Telstar followed up Dance Hits ’94 – Volume 1 with a second edition during late 1994. By now the market was approaching its peak. 40 more unlimited dance hits to add to the pile.
There are no surprises in the opening waves. Tony Di Bart’s dreamy The Real Thing is followed by the frantic Maxx and Club House before D:Ream’s UR The Best Thing crashes down. Alex Party’s Read My Lips continues to thrill me; its breathless wordy undertones a true delight. Then a brief diversion: Time Frequency’s losing-it bring on the the goose pimples banger Such A Phantasy followed by Moby’s incredible Hymn. And go back to the old routine with Reel 2 Real’s I Like To Move It, CJ Lewis’ Sweets For My Sweet, Bitty McLean’s Dedicated To The One I Love and East 17’s pounding It’s Alright.
Degrees Of Motion featuring Biti – Shine On: an example of radiant house music. Next comes Motiv8’s uplifting Rockin’ For Myself and JX’s crucial Son Of A Gun while K-Klass bang the ivory keys on Let Me Show You. There’s an Italian project in the house: Deadly Sins and We Are Going On Down. Plus a sax stomper for Black Machine as they keep the momentum hot on How Gee. Get some heaven with Chubby Chunks’ Testament 4. The piano riff is identical to the Masters At Work house remix of Madonna’s Erotica. A flood of nightclub memories come back when I hear The OT Quartet’s mesmerising Hold That Sucker Down. We round off the first disc with one Eurodance’s most unheralded tracks, CB Milton’s evocative It’s A Loving Thing. Great synth action.
CD2 was born to follow. Dance energy from the start with 2 Unlimited’s The Real Thing [a nice touch and nod to Tony Di Bart] and Cappella’s Move On Baby. Gloworm imbues Carry Me Home with religious fervour while Eternal’s superslick Stay Our Love is one of the highlights of the Louise era. The evergreen sleaze of R Kelly comes to the fore on the grinding Your Body’s Callin’. Truly booty. Funky, funky: there’s a nice jazzy groove to US3’s Cantaloop; touched by the spirit of Quincy Jones. The laidback vibe continues with Haddaway’s I Miss You (Club Mix). Opus III tries to recapture past glories on When You Made The Mountain. Jury’s out. Remember David Grant and Jaki Graham’s Could It Be I’m Falling In Love? Out Now! is your friend. Worlds Apart do a passable cover.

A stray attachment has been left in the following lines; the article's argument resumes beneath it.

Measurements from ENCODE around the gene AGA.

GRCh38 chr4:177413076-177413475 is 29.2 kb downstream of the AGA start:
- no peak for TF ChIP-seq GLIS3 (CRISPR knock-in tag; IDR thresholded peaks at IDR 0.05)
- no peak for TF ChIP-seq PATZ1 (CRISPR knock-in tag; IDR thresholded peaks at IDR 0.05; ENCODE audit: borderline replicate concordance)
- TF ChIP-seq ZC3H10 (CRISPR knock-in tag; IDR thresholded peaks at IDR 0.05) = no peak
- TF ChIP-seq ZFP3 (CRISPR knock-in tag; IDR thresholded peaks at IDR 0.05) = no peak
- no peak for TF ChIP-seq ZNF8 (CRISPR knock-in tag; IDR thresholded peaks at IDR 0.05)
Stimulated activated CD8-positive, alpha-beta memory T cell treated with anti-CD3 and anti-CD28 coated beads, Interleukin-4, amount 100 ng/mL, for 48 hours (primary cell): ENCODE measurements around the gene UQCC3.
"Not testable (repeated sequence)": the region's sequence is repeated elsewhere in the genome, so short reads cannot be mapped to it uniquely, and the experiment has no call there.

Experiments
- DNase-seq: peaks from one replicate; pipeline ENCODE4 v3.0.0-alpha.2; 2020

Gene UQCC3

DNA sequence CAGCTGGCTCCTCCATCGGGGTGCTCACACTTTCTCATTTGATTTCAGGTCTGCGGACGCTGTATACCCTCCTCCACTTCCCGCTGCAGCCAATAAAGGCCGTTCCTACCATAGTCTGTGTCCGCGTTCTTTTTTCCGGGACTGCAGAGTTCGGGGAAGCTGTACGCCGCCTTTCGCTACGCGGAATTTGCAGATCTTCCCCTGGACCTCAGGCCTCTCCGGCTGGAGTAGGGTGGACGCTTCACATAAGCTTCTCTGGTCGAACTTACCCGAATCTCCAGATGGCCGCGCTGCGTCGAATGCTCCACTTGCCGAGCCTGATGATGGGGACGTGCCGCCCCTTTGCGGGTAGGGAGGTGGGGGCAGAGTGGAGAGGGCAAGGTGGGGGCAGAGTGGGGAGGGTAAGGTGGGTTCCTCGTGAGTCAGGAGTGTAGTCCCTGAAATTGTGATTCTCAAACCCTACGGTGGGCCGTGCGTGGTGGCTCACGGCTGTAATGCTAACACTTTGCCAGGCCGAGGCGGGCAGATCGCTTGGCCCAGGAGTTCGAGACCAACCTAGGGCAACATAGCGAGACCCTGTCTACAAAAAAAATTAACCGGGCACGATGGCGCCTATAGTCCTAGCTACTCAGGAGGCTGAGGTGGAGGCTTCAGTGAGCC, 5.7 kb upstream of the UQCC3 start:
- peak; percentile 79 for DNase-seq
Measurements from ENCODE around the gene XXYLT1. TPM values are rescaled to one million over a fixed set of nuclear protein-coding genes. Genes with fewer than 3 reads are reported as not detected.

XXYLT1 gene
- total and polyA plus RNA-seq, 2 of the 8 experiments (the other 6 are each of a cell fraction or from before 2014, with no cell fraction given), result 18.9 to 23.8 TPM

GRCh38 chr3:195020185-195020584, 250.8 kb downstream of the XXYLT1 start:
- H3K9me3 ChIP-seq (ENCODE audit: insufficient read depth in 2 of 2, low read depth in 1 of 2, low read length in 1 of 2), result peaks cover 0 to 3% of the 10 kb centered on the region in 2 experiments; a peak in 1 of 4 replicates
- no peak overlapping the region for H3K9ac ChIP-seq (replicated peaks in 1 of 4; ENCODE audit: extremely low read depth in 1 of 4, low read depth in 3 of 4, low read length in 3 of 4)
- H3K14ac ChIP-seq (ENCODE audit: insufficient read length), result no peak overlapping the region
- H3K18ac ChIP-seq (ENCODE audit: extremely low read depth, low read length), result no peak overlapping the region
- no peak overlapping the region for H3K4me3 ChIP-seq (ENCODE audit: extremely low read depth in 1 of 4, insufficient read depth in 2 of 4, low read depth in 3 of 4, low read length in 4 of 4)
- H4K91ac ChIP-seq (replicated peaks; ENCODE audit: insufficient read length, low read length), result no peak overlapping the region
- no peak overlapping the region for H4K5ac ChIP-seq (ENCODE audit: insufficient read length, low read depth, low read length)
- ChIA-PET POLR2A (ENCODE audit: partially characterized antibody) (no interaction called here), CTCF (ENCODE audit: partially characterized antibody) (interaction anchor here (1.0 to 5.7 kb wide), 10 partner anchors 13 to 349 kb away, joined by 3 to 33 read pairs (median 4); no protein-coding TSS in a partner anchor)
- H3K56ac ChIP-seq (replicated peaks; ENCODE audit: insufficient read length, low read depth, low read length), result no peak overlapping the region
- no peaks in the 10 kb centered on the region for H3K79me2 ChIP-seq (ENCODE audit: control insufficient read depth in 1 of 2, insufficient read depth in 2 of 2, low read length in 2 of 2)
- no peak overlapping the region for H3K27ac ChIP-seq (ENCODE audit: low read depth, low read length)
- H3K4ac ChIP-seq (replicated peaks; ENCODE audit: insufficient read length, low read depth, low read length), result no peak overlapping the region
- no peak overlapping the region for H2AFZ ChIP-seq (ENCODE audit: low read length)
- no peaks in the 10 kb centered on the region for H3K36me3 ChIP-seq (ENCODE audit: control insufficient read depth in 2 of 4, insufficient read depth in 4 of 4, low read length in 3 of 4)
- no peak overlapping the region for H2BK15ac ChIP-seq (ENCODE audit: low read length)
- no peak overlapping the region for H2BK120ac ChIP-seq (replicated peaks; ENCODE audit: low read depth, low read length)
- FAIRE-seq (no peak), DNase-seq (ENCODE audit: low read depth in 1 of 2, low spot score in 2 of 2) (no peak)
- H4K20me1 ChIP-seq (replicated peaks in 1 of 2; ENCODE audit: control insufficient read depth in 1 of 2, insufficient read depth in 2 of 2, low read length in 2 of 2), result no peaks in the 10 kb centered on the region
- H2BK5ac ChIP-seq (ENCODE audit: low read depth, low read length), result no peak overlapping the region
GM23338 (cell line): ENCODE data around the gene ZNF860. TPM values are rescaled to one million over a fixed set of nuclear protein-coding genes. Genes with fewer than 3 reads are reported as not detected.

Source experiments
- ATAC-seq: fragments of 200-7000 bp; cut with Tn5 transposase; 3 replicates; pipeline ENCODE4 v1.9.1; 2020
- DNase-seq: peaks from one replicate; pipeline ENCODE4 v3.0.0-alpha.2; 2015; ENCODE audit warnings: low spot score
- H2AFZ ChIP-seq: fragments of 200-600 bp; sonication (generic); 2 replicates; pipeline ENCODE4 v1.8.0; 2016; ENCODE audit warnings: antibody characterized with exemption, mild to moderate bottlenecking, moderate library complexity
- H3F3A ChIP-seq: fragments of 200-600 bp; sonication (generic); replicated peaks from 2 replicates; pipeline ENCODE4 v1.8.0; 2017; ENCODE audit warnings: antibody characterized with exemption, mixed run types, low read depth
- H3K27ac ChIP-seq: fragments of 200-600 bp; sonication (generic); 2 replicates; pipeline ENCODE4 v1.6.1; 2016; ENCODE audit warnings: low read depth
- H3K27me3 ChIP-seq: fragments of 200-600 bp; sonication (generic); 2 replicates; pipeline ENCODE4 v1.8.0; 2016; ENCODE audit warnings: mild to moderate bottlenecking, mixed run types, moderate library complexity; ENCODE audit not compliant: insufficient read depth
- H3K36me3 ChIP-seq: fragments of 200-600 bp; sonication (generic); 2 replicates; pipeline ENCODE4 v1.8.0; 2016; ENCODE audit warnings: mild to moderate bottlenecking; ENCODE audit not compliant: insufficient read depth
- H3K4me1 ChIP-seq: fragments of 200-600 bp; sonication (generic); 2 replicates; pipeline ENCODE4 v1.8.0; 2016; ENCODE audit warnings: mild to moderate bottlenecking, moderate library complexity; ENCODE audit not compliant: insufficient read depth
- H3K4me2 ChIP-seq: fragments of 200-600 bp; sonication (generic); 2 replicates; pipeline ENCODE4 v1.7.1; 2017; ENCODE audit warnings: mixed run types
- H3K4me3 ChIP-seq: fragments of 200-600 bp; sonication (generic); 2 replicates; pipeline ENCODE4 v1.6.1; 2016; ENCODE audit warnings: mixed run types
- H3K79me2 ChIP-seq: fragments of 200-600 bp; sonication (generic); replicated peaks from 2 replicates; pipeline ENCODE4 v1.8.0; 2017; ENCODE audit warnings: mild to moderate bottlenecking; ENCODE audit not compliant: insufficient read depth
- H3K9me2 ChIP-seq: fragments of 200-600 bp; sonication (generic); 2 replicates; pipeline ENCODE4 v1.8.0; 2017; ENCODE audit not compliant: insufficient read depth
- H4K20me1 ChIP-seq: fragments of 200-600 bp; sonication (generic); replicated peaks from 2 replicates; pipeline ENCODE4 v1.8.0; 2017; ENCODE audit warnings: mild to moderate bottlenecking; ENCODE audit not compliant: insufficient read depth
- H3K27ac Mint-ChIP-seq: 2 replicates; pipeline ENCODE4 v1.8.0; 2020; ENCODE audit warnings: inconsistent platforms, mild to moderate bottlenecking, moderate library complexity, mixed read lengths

Get ready to rumble as PJ and Duncan AKA wig out on Why Me? Go smooth with EYC’s Number One and M People’s wistful take on Don’t Look Any Further. Try out Jody Watley’s poignant new jack swing of When A Man Loves A Woman and then pump the rhythm with Clock. Loveland’s Let The Music (Lift You Up) is self-explanatory while Denise Johnson [ex-Primal Scream] drops the pulsating Rays Of The Rising Sun. The house gets gradually progressive on 4 You from 4th Measure Men before the BPMs slip right down with N-Trance and Kelly Lloreanna’s slowed-down Set You Free. That just leaves for Juliet Roberts’ workmanlike I Want You and Credit To The Nation’s defiant Teenage Sensation. Enough is enough.
Moby – Hymn (Extended Mix)
Eternal – Save Our Love
US3 featuring Rashaan – Cantaloop (Flip Fantasia)